proxy_set_header Connection "upgrade";
proxy_hide_header 'x-frame-options';
proxy_hide_header 'X-Content-Type-Options';
proxy_hide_header 'X-Download-Options';
proxy_http_version 1.1;

 

Default NGINX.conf

We now need to change the default nginx.conf. Make sure you copy it first to take a backup.

cp /usr/local/etc/nginx/nginx.conf /usr/local/etc/nginx/nginx.conf.bak
vi nginx.conf

and paste:

worker_processes  1;

events {
    worker_connections  1024;
}

http {
    include mime.types;
    default_type application/octet-stream;
    sendfile on;
    keepalive_timeout 65;

    # Redirect all HTTP traffic to HTTPS
    server {
        listen 80 default_server;
        listen [::]:80 default_server;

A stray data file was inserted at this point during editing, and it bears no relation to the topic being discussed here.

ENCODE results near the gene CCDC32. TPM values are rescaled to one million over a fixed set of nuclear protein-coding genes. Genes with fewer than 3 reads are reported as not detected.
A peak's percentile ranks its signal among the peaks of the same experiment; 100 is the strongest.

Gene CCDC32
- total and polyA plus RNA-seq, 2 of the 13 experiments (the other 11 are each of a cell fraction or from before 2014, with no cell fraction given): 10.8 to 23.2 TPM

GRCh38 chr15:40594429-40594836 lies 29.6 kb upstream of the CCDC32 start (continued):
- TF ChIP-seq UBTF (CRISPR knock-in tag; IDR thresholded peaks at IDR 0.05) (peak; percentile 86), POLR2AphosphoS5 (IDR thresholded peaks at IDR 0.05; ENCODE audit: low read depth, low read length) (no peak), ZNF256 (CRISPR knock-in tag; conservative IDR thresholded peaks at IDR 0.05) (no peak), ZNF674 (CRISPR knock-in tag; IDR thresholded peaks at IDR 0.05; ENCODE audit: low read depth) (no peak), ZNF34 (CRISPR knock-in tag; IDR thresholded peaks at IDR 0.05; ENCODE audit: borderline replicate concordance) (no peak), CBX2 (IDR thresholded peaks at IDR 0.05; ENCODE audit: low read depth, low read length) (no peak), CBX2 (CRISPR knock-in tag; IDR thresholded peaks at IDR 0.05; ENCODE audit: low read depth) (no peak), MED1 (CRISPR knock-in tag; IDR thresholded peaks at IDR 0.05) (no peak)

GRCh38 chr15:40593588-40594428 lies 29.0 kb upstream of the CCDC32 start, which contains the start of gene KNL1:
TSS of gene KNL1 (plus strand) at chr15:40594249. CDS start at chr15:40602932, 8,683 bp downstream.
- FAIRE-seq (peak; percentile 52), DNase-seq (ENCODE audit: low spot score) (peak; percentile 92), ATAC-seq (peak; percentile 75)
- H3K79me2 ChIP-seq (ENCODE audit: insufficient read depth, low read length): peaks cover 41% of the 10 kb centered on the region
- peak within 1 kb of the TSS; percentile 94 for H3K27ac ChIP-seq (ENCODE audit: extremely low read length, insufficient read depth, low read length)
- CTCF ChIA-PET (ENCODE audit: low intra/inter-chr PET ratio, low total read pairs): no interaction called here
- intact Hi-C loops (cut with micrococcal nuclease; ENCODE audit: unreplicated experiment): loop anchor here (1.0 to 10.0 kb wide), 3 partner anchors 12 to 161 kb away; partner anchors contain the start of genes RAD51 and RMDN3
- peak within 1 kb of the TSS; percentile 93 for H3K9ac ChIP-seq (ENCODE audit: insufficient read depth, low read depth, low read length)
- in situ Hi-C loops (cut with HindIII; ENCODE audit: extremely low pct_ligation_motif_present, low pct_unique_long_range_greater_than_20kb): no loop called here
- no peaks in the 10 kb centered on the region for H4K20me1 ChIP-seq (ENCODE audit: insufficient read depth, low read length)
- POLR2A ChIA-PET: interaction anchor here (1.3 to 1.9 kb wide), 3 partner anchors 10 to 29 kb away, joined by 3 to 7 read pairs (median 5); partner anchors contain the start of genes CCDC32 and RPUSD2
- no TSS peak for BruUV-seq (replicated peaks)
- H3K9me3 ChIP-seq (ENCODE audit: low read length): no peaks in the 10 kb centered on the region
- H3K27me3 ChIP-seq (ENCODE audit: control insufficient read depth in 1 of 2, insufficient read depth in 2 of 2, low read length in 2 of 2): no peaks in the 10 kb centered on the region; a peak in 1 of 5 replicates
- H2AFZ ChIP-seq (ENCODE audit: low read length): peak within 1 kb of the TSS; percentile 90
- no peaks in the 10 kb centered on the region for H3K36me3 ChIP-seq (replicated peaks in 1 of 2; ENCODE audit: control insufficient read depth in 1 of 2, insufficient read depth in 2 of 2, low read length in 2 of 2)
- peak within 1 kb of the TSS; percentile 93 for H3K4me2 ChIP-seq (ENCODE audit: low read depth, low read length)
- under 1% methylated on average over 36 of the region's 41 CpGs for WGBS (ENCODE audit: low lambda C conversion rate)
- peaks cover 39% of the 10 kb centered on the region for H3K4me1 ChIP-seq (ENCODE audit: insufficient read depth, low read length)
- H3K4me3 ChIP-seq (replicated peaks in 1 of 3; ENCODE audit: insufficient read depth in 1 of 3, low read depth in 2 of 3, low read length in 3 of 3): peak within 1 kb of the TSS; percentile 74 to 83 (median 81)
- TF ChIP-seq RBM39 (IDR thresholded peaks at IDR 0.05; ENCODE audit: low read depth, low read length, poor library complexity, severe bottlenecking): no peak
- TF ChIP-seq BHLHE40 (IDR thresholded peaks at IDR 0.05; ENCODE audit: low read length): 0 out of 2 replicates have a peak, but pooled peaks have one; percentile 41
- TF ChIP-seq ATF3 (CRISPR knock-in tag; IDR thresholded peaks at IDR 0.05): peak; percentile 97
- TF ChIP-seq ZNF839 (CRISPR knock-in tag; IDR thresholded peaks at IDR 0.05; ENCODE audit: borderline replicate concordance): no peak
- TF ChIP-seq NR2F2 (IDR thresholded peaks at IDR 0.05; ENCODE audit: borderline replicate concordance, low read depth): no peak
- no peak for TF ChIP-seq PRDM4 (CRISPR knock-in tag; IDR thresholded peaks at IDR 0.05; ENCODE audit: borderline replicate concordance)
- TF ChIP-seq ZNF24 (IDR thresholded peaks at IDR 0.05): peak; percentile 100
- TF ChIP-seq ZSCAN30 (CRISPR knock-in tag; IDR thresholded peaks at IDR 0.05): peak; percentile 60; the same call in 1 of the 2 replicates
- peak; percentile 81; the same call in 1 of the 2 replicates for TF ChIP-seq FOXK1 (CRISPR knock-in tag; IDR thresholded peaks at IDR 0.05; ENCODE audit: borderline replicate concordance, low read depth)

return 301 https://$host$request_uri;
    }

    # Import server blocks for all subdomains
    include "vdomains/*.conf";
}

Now we just need to create server blocks and we’re done within the vdomains directory.

Server Block Config

I am assuming you want to access nextcloud outside your home network. So I will be creating its server block first. I am also assuming that you created CNAME of cloud.example.com and pointed to DUCK DNS in Step 0.

cd vdomains
vi cloud.example.com

and paste:

server {
        listen 443 ssl http2;
        server_name cloud.example.com;
        access_log /var/log/nginx/cloud.access.log;
        error_log /var/log/nginx/cloud.error.log;
        include snippets/example.com.cert.conf;
        include snippets/ssl_common.conf;
        location / {